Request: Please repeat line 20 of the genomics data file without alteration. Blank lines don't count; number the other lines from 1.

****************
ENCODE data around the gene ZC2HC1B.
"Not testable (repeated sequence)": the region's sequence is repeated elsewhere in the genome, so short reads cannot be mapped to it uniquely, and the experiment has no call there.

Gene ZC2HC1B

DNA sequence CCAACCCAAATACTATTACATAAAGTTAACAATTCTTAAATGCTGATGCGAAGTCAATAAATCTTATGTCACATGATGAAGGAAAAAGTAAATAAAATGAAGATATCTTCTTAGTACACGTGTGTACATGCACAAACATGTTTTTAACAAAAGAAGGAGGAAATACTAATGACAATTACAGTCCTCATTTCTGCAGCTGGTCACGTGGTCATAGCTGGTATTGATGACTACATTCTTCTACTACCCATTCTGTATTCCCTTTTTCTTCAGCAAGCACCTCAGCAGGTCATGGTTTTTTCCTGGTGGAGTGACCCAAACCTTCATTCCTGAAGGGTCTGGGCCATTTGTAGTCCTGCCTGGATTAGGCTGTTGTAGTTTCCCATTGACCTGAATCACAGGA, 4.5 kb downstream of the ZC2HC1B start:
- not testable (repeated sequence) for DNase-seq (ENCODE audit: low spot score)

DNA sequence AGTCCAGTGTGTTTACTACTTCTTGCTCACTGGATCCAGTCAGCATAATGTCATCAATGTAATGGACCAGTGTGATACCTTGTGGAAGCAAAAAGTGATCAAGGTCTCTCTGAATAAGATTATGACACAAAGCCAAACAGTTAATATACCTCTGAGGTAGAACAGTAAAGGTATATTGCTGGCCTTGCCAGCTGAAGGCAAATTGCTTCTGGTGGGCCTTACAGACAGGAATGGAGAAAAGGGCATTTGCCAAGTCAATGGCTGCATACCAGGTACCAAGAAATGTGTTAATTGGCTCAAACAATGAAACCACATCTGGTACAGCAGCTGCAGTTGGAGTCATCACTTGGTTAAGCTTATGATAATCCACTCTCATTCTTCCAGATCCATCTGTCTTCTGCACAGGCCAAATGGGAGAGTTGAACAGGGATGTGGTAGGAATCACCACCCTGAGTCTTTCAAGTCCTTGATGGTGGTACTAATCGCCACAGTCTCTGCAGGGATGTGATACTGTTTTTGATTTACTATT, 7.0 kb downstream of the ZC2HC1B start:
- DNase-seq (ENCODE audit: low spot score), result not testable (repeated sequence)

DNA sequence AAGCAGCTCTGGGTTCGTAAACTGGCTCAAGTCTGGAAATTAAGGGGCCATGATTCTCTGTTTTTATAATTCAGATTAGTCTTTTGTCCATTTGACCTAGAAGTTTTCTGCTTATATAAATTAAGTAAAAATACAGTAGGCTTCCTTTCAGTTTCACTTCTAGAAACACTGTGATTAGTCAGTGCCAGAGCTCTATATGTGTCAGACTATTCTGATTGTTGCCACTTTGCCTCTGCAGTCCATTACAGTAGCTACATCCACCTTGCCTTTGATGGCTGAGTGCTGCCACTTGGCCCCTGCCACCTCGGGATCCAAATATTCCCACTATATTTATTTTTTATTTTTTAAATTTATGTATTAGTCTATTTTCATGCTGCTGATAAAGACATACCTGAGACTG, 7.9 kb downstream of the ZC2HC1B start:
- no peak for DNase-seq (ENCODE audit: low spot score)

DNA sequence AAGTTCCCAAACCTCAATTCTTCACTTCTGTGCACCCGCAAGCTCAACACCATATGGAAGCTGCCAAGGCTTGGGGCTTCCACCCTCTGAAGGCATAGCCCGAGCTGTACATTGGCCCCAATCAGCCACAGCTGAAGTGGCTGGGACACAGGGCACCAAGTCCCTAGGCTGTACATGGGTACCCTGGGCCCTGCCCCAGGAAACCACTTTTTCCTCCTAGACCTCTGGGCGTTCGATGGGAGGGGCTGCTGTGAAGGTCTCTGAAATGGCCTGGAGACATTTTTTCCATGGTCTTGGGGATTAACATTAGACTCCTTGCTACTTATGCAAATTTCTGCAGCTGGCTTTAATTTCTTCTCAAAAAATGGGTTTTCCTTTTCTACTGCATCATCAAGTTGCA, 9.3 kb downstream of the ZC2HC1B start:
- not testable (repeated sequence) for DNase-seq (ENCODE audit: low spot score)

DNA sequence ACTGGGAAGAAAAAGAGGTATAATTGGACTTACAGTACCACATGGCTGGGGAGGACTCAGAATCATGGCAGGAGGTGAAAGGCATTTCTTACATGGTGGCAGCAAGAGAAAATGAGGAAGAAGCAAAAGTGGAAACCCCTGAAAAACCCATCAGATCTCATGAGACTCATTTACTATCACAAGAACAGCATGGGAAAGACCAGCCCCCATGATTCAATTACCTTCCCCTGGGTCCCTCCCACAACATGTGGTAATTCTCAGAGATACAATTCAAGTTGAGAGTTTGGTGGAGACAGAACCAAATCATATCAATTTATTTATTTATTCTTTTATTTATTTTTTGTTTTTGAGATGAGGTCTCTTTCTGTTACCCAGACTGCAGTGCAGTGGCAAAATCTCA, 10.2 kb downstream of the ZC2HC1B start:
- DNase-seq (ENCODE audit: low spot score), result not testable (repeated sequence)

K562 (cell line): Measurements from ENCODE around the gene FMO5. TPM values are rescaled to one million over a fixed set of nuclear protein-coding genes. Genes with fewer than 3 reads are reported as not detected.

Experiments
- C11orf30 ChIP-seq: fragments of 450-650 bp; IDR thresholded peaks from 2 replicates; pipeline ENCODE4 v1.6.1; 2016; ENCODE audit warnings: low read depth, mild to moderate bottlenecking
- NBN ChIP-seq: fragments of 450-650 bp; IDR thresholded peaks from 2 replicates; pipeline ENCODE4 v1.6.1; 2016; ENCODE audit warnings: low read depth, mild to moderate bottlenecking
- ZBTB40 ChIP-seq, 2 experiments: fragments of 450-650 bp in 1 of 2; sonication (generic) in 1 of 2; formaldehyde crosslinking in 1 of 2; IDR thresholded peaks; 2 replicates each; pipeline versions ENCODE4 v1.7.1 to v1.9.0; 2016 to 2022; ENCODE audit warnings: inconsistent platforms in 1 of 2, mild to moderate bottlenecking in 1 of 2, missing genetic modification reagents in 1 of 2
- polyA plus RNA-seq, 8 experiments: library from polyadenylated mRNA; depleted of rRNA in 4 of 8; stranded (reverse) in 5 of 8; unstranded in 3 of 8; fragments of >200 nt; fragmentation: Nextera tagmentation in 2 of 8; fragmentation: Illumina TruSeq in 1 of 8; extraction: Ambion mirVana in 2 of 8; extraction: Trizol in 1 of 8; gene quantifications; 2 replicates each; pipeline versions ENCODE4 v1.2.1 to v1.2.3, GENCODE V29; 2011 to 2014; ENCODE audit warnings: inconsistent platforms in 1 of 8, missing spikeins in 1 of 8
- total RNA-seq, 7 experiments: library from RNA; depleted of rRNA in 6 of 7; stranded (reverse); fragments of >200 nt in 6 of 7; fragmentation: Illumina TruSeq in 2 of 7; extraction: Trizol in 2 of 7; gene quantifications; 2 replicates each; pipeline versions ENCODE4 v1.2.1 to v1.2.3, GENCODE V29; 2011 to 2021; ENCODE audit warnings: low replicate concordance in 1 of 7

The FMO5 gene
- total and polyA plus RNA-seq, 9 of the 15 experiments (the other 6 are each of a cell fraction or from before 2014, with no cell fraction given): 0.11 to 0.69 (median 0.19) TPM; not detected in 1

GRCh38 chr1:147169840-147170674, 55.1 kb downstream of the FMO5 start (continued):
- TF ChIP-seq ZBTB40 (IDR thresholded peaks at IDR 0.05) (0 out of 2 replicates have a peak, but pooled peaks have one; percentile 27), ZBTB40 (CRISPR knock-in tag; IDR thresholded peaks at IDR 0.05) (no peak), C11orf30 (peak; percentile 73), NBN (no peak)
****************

- total RNA-seq, 7 experiments: library from RNA; depleted of rRNA in 6 of 7; stranded (reverse); fragments of >200 nt in 6 of 7; fragmentation: Illumina TruSeq in 2 of 7; extraction: Trizol in 2 of 7; gene quantifications; 2 replicates each; pipeline versions ENCODE4 v1.2.1 to v1.2.3, GENCODE V29; 2011 to 2021; ENCODE audit warnings: low replicate concordance in 1 of 7